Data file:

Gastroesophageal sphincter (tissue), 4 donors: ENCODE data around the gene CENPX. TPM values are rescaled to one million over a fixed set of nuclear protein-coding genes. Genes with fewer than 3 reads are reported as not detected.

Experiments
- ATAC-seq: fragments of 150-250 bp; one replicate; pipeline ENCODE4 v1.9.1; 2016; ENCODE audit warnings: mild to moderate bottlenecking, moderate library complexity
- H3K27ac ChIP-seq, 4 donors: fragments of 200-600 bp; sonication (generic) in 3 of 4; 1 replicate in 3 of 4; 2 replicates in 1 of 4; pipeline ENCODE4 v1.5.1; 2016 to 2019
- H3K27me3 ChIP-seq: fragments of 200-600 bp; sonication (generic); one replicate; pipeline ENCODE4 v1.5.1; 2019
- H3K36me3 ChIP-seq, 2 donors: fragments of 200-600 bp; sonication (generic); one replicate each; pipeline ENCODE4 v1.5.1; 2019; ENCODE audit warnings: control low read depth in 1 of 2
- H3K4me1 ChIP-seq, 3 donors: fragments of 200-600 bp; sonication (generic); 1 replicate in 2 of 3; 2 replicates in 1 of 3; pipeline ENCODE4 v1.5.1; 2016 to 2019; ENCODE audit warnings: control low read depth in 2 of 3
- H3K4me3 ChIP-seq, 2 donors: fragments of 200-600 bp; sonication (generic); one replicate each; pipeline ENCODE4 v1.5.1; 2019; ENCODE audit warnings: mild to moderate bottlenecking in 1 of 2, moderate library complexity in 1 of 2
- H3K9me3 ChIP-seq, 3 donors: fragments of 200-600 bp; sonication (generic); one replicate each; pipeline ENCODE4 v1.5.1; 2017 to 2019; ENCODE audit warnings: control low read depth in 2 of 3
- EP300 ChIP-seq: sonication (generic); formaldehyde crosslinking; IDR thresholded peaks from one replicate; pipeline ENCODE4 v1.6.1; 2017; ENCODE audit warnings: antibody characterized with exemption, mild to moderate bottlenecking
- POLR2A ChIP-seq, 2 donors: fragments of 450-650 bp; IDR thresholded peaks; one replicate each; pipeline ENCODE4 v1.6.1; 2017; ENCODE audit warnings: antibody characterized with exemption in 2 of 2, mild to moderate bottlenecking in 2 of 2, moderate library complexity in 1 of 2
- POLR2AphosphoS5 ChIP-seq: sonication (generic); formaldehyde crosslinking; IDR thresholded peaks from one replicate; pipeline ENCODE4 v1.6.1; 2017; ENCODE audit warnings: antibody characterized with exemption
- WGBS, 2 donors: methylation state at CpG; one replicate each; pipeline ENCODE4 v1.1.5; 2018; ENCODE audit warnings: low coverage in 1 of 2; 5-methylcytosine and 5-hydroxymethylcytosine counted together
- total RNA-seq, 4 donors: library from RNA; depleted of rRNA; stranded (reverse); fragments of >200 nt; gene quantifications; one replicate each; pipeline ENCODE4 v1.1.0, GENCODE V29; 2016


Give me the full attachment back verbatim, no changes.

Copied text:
Gastroesophageal sphincter (tissue), 4 donors: ENCODE data around the gene CENPX. TPM values are rescaled to one million over a fixed set of nuclear protein-coding genes. Genes with fewer than 3 reads are reported as not detected.

Experiments
- ATAC-seq: fragments of 150-250 bp; one replicate; pipeline ENCODE4 v1.9.1; 2016; ENCODE audit warnings: mild to moderate bottlenecking, moderate library complexity
- H3K27ac ChIP-seq, 4 donors: fragments of 200-600 bp; sonication (generic) in 3 of 4; 1 replicate in 3 of 4; 2 replicates in 1 of 4; pipeline ENCODE4 v1.5.1; 2016 to 2019
- H3K27me3 ChIP-seq: fragments of 200-600 bp; sonication (generic); one replicate; pipeline ENCODE4 v1.5.1; 2019
- H3K36me3 ChIP-seq, 2 donors: fragments of 200-600 bp; sonication (generic); one replicate each; pipeline ENCODE4 v1.5.1; 2019; ENCODE audit warnings: control low read depth in 1 of 2
- H3K4me1 ChIP-seq, 3 donors: fragments of 200-600 bp; sonication (generic); 1 replicate in 2 of 3; 2 replicates in 1 of 3; pipeline ENCODE4 v1.5.1; 2016 to 2019; ENCODE audit warnings: control low read depth in 2 of 3
- H3K4me3 ChIP-seq, 2 donors: fragments of 200-600 bp; sonication (generic); one replicate each; pipeline ENCODE4 v1.5.1; 2019; ENCODE audit warnings: mild to moderate bottlenecking in 1 of 2, moderate library complexity in 1 of 2
- H3K9me3 ChIP-seq, 3 donors: fragments of 200-600 bp; sonication (generic); one replicate each; pipeline ENCODE4 v1.5.1; 2017 to 2019; ENCODE audit warnings: control low read depth in 2 of 3
- EP300 ChIP-seq: sonication (generic); formaldehyde crosslinking; IDR thresholded peaks from one replicate; pipeline ENCODE4 v1.6.1; 2017; ENCODE audit warnings: antibody characterized with exemption, mild to moderate bottlenecking
- POLR2A ChIP-seq, 2 donors: fragments of 450-650 bp; IDR thresholded peaks; one replicate each; pipeline ENCODE4 v1.6.1; 2017; ENCODE audit warnings: antibody characterized with exemption in 2 of 2, mild to moderate bottlenecking in 2 of 2, moderate library complexity in 1 of 2
- POLR2AphosphoS5 ChIP-seq: sonication (generic); formaldehyde crosslinking; IDR thresholded peaks from one replicate; pipeline ENCODE4 v1.6.1; 2017; ENCODE audit warnings: antibody characterized with exemption
- WGBS, 2 donors: methylation state at CpG; one replicate each; pipeline ENCODE4 v1.1.5; 2018; ENCODE audit warnings: low coverage in 1 of 2; 5-methylcytosine and 5-hydroxymethylcytosine counted together
- total RNA-seq, 4 donors: library from RNA; depleted of rRNA; stranded (reverse); fragments of >200 nt; gene quantifications; one replicate each; pipeline ENCODE4 v1.1.0, GENCODE V29; 2016